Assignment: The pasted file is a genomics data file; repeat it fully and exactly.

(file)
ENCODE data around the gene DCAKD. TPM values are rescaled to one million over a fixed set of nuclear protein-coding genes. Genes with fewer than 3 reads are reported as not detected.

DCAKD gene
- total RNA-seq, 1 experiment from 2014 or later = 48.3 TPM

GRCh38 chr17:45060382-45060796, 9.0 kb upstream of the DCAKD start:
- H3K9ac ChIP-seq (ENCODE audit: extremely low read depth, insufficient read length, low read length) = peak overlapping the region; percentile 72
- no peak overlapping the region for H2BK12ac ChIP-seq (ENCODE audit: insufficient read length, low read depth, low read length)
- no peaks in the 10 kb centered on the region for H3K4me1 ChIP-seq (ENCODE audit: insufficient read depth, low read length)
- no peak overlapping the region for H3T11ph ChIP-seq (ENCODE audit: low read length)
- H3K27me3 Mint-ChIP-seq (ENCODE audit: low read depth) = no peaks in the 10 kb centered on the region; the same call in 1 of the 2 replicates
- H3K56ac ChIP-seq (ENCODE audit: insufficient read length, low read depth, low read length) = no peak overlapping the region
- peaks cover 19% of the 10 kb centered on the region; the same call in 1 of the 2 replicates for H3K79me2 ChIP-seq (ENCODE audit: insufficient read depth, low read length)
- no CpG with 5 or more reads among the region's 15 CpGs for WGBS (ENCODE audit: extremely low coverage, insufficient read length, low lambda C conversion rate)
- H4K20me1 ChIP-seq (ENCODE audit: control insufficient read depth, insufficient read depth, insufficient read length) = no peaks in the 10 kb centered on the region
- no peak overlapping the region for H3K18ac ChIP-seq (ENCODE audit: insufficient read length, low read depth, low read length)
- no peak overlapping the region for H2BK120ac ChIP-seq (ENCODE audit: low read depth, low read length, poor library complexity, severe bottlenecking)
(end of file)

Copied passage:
ENCODE data around the gene DCAKD. TPM values are rescaled to one million over a fixed set of nuclear protein-coding genes. Genes with fewer than 3 reads are reported as not detected.

DCAKD gene
- total RNA-seq, 1 experiment from 2014 or later = 48.3 TPM

GRCh38 chr17:45060382-45060796, 9.0 kb upstream of the DCAKD start:
- H3K9ac ChIP-seq (ENCODE audit: extremely low read depth, insufficient read length, low read length) = peak overlapping the region; percentile 72
- no peak overlapping the region for H2BK12ac ChIP-seq (ENCODE audit: insufficient read length, low read depth, low read length)
- no peaks in the 10 kb centered on the region for H3K4me1 ChIP-seq (ENCODE audit: insufficient read depth, low read length)
- no peak overlapping the region for H3T11ph ChIP-seq (ENCODE audit: low read length)
- H3K27me3 Mint-ChIP-seq (ENCODE audit: low read depth) = no peaks in the 10 kb centered on the region; the same call in 1 of the 2 replicates
- H3K56ac ChIP-seq (ENCODE audit: insufficient read length, low read depth, low read length) = no peak overlapping the region
- peaks cover 19% of the 10 kb centered on the region; the same call in 1 of the 2 replicates for H3K79me2 ChIP-seq (ENCODE audit: insufficient read depth, low read length)
- no CpG with 5 or more reads among the region's 15 CpGs for WGBS (ENCODE audit: extremely low coverage, insufficient read length, low lambda C conversion rate)
- H4K20me1 ChIP-seq (ENCODE audit: control insufficient read depth, insufficient read depth, insufficient read length) = no peaks in the 10 kb centered on the region
- no peak overlapping the region for H3K18ac ChIP-seq (ENCODE audit: insufficient read length, low read depth, low read length)
- no peak overlapping the region for H2BK120ac ChIP-seq (ENCODE audit: low read depth, low read length, poor library complexity, severe bottlenecking)